You Could Look It Up
Q. In two different writers’ group meetings, two writers told me that “OK” should be spelled “okay.” Both said it was because that’s what Chicago Manual of Style calls for, but I can’t find this in CMOS. My training (newspaper, mind you, so AP style) is to use first-listed spelling, and “OK” is first-listed in every dictionary I checked. Has Chicago ever specified “okay,” or are these ladies confusing their publishers’ house styles with that of CMOS?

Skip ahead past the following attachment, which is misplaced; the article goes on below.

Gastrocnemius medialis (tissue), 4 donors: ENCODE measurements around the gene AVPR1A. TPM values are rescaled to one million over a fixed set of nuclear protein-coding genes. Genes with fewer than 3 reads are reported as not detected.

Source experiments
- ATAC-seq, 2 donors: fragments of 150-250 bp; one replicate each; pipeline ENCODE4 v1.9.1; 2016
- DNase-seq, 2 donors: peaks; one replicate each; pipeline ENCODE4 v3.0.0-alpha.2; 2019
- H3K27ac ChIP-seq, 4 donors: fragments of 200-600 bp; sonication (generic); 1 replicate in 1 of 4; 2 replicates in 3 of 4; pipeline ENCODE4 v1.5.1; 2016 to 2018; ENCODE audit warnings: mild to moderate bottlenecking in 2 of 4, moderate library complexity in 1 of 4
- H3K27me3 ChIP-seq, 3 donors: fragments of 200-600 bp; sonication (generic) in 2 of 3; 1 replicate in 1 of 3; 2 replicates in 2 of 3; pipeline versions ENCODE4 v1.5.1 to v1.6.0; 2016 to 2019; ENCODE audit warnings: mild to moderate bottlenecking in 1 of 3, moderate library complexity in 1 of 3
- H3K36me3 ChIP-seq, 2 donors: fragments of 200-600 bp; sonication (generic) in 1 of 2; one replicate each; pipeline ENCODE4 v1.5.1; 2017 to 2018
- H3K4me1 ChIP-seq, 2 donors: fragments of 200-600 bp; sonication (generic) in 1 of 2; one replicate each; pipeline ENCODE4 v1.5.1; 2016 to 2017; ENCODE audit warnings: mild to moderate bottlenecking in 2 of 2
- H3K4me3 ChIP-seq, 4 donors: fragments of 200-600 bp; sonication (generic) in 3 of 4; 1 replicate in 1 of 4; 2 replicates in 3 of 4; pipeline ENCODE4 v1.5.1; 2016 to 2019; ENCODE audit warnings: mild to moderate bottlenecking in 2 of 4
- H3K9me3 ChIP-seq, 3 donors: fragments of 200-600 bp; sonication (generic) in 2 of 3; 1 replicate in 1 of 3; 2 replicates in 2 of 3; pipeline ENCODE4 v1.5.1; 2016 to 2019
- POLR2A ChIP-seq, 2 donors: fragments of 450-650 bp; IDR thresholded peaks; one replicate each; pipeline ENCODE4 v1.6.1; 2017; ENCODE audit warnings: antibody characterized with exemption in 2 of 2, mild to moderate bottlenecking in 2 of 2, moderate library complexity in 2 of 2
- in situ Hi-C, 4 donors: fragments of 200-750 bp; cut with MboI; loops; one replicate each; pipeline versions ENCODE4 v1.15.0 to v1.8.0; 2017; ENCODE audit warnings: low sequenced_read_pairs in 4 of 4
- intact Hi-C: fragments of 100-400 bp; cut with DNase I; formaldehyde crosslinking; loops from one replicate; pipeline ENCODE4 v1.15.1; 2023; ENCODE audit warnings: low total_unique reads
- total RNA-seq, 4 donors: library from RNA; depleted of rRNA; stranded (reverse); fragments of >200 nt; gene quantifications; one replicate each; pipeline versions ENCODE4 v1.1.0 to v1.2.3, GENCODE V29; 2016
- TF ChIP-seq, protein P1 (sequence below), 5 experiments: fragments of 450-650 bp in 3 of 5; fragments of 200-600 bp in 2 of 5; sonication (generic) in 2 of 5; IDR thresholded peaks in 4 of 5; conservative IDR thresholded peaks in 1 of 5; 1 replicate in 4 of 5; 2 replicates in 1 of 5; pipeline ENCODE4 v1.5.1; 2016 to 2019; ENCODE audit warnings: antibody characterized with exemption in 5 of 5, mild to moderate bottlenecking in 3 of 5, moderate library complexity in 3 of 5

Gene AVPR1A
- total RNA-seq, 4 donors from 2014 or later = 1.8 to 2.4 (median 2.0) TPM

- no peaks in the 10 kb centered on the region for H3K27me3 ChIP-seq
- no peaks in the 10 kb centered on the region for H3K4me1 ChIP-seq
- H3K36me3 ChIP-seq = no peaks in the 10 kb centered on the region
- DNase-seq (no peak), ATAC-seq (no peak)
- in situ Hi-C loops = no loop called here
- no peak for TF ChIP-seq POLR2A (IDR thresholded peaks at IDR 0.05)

A. CMOS doesn’t specify, but as it happens, the manual uses “OK” twice (at paragraphs 2.69 and 7.52; paragraph 2.116 doesn’t count) and does not use “okay” at all. The Q&A uses both spellings. (You can learn all this by typing the words into the Search box at CMOS Online.) We follow Merriam-Webster, which puts “OK” as the first spelling—but that does not mean it is preferred. Rather, “okay” is an equal variant (also standard). Your writer friends are misguided, in any case. It’s rarely wrong to use an accepted spelling. Consistency within a document can be assured by using a style sheet.